The final vocals, instrumental solos, keyboards, and horns were all added as overdubs. There was usually a live main guitar track (acoustic or electric), and a secondary electric guitar overdub track, and in some songs a third guitar or mandolin overdub track that would punch up the choruses. One of my favorite sounds that we came up with was in “Digital Friend” where four stacked whistling harmony parts were combined with the several mellotron tracks to give a very light, slightly out of tune keyboard pad to the choruses.

These songs were mostly written in 2019. “Another Drink,” “As Good As It Gets,” and “Won’t Let Go” were all written for the new musical that I’ve been working on. The Last of the Mannahattas is still in the early development phase, but I’ve written about 25 songs for it so far. We’ll just have to wait and see which ones make it through to the final production, but I really liked these three songs and thought that they could stand on their own outside of the musical story framework. I also felt that they worked for my voice and singing style.

mwe3: After the Trump track, “Never Too Young” injects some humor into this mostly serious time in history. This song also introduces the mention of the title of the album Tomorrow Seems Like Yesterday as one of this song’s lyrics. Do you miss your youth even more as we age or are kids these days growing up way too fast? Also, is that your guitar solo in that track or is it Smith? Sounds more like an electric lead rather than a pedal steel but it sounds great.

Peter Galperin: That’s definitely Smith Curry in the soaring lead solo on “Never Too Young.” He’s playing a pedal steel guitar throughout the song, including all of those cool, spacey little sounds during the verses. Smith has a very melodic sensibility in his playing, and always plays just the right note at just the right time. He’s a highly sought-after Nashville session player and I’m lucky to be able to include him on my project.

I’m not particularly nostalgic, and try to live mostly in the present. I think the idea/theme behind the title Tomorrow Seems Like Yesterday is that the future is never quite what we imagine it to be, and the past is never quite what we remember. “Never Too Young” is sung by a character who seems a bit surprised that the aging process is happening to him. By the end of the song he realizes that every moment matters.

mwe3: Speaking about the pitfalls of the internet, “Digital Friend” brings that topic of internet friends to the fore. People are eschewing real life thanks to the web. I really like Kelsey’s backing vocals. She sounds like Norma Tanega! Also there is an electric lead guitar solo on “Digital Friend”, double tracked?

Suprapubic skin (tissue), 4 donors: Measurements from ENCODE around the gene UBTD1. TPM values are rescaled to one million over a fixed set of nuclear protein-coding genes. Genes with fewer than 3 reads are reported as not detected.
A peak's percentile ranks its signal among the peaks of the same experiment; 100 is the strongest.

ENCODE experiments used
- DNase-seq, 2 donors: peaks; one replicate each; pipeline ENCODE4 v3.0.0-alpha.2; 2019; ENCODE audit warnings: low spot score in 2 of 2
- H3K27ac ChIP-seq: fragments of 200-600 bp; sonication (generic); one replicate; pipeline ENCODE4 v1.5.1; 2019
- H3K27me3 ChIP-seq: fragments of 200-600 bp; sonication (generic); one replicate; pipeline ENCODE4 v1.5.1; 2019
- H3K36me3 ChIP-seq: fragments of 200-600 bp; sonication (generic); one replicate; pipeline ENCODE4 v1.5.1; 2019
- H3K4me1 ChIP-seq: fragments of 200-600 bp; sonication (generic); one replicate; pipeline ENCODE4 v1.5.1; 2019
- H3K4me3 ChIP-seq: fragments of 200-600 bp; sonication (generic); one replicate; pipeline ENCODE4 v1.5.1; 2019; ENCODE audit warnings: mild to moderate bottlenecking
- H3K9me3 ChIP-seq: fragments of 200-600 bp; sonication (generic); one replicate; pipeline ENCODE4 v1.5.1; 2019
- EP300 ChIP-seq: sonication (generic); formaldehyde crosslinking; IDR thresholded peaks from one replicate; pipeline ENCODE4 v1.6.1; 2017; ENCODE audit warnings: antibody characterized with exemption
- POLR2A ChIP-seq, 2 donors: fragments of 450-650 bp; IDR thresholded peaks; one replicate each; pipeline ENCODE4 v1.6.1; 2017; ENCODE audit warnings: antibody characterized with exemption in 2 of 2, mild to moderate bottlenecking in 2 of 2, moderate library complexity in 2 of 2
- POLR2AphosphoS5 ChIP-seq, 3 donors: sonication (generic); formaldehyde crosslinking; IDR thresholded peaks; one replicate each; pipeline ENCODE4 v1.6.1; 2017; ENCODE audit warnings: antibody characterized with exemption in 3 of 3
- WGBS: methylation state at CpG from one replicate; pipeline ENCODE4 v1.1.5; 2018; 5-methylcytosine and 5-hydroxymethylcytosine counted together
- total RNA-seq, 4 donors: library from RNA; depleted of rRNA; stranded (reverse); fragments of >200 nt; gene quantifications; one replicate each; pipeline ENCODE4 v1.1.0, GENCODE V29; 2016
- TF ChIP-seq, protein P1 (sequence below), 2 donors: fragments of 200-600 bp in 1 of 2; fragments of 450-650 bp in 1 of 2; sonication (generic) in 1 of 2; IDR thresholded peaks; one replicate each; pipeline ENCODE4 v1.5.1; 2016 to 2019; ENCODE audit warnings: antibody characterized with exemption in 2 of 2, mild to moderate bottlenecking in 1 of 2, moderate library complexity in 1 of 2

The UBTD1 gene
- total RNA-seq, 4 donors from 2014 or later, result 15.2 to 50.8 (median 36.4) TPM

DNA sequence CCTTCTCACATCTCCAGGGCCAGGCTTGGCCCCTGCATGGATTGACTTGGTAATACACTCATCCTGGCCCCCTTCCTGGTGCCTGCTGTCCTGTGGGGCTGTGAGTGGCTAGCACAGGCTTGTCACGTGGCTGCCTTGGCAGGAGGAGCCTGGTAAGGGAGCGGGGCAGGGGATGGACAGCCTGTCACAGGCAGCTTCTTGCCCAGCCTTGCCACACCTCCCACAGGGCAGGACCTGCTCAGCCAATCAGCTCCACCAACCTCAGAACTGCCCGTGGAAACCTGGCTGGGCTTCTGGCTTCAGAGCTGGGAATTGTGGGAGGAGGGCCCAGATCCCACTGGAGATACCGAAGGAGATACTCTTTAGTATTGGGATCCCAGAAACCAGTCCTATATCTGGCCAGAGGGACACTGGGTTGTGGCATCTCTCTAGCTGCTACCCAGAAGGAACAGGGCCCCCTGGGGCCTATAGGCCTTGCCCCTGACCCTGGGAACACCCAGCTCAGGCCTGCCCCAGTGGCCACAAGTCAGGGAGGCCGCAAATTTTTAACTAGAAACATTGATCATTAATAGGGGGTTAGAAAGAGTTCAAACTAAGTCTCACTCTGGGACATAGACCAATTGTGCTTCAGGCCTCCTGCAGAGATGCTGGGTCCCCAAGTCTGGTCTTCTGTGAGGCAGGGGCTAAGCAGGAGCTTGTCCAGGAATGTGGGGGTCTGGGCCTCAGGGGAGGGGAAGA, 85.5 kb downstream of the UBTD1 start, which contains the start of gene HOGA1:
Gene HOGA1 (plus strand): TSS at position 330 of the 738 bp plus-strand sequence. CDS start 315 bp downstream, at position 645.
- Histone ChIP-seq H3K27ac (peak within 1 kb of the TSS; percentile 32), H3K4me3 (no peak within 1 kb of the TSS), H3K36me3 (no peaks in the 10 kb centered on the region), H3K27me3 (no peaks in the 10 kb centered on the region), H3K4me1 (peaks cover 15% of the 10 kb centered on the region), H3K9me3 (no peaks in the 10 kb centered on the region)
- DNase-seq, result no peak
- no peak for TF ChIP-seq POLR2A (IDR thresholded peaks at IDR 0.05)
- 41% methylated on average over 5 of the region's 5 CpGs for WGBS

Peter Galperin: I’ll have to google Tanega. Yes, the idea of the perfectly curated instagram life is ultimately a sad existence. We all find ourselves looking at online images that seem so much more interesting, enticing, or alluring (“…it might just be the lighting”) than real life.

So the idea that the character in this song ends up having a conversation with his online friend, who may or may not be real, struck me as both funny and poignant. Kelsey sings with the perfect amount of detachment and compassion to make this dream within a dream almost become... real. The solo on “Digital Friend” is two acoustic guitars played an octave apart, plus a little glockenspiel chime on top for good measure.

mwe3: Is “Don’t Need To Know” an internet era song? It sounds very fatalistic. How do you know what you don’t need to know? Is it possible to tune out the world these days? Your harmonica solo on that track is great. Tell us what brand and key and is the song Dylan-esque? I guess the Phil Ochs style is still prevalent in your songwriting. Phil would very much appreciate your views.

Peter Galperin: In the key of 'B' on a Hohner harmonica, with hints of Dylan and Ochs. Sounds like a nice vintage! While “Don’t Need To Know” does reflect on the overwhelming amount of information that we willingly or unwillingly absorb everyday, it also pushes back against the idea that through constant self-improvement you can become the best version of yourself. We are always being encouraged, pressured in fact, to better ourselves... to learn a new language in your sleep, travel the seven continents before you turn fifty, see the ice caps before they melt, etc, etc... The protagonist in this song accepts the fact that he “…might never learn the names of all the flowers, or be able to identify every bird,” which are probably things he’d like to learn, but is too tired or lazy to embark upon. In other words, he acknowledges his shortcomings, his limitations, and is comfortable with the way he is. And part of that comfort comes from knowing “…what he doesn’t need to know.” I guess I’m rehashing what Mick Jagger already said years ago, “… and a man comes on to tell me how white my shirts should be.” Mick knew not to let someone else determine his happiness or satisfaction in life.